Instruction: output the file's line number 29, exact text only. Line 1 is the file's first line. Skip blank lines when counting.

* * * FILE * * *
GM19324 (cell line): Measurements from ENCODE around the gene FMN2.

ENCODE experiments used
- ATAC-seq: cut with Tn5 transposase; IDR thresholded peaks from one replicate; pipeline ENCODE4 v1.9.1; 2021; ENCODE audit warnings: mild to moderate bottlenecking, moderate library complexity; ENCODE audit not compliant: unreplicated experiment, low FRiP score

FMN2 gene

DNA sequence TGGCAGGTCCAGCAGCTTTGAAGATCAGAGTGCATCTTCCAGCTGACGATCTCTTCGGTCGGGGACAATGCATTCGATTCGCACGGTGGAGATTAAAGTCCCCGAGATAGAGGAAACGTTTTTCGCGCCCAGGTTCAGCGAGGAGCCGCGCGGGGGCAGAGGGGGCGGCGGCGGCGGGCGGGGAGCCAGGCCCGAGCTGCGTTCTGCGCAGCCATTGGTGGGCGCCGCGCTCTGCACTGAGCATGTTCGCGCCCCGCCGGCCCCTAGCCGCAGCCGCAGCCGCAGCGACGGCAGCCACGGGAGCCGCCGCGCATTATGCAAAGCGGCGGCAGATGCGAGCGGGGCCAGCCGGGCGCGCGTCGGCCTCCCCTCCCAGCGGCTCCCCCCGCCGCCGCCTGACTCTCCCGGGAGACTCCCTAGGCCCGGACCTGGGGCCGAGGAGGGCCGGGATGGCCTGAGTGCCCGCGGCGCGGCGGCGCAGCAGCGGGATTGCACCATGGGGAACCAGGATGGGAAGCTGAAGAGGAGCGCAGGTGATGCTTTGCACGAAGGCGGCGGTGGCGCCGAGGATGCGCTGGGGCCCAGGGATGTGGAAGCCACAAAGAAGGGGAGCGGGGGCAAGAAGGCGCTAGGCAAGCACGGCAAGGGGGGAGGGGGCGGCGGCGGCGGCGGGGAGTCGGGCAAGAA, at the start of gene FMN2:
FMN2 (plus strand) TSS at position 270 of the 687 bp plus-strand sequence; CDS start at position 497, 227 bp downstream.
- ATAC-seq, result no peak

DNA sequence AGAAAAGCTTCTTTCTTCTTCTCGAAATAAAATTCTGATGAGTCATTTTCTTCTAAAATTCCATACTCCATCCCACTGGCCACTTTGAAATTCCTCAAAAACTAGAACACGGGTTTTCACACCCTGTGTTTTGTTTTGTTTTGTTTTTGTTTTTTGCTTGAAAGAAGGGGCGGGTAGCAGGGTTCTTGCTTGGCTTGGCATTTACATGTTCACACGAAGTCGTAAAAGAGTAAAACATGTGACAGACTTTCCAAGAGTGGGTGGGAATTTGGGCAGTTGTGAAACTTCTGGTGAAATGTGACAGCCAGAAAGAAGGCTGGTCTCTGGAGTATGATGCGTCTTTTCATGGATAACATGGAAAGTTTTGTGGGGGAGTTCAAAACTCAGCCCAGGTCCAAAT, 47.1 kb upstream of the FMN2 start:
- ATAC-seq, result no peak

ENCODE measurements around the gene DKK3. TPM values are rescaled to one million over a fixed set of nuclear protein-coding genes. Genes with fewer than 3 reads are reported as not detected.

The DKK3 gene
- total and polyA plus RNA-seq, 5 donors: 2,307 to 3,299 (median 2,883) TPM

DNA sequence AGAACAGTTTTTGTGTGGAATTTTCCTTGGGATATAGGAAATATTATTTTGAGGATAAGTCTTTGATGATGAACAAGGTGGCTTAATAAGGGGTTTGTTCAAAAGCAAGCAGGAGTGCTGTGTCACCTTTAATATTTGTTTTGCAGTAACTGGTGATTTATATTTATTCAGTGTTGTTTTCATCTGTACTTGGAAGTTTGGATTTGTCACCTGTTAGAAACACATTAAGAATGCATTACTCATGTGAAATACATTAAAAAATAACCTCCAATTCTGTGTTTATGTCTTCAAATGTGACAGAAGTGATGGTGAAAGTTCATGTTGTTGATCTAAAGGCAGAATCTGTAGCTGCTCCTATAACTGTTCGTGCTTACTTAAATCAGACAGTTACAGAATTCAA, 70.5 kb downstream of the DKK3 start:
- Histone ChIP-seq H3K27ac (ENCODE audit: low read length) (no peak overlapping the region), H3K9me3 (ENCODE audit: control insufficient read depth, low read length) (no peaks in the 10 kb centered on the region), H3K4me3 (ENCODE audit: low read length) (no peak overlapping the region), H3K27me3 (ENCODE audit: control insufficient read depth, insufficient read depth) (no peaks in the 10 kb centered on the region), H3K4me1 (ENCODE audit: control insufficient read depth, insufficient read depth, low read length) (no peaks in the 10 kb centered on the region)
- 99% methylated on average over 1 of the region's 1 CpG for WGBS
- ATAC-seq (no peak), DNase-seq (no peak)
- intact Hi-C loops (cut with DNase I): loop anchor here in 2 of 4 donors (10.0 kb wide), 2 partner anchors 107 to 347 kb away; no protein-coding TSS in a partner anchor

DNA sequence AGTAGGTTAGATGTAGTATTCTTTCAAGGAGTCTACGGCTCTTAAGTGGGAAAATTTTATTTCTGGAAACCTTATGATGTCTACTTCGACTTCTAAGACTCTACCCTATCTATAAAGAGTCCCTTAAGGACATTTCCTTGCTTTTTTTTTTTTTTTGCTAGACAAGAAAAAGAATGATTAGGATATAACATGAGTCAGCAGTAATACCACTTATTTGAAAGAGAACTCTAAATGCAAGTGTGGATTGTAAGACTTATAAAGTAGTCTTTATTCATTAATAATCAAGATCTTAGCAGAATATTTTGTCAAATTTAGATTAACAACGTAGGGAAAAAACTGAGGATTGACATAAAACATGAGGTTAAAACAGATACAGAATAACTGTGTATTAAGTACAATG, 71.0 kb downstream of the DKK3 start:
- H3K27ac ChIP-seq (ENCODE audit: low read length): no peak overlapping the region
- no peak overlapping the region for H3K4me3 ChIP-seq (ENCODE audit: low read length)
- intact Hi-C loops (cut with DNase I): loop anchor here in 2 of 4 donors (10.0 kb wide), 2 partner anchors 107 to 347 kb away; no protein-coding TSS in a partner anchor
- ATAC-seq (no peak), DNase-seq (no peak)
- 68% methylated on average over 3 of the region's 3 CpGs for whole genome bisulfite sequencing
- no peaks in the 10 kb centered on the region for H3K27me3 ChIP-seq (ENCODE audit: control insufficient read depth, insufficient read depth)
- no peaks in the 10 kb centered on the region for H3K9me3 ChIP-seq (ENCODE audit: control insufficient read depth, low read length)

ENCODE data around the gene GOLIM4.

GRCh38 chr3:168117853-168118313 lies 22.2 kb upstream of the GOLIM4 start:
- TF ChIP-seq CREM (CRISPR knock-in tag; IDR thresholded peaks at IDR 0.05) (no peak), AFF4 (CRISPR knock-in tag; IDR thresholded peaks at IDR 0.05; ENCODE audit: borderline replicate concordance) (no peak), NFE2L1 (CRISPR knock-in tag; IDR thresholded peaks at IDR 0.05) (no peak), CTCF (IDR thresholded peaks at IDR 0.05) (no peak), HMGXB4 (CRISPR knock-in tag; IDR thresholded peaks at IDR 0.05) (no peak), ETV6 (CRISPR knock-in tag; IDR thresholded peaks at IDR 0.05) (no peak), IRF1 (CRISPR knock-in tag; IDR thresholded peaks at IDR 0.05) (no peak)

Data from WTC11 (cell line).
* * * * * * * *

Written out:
Data from WTC11 (cell line).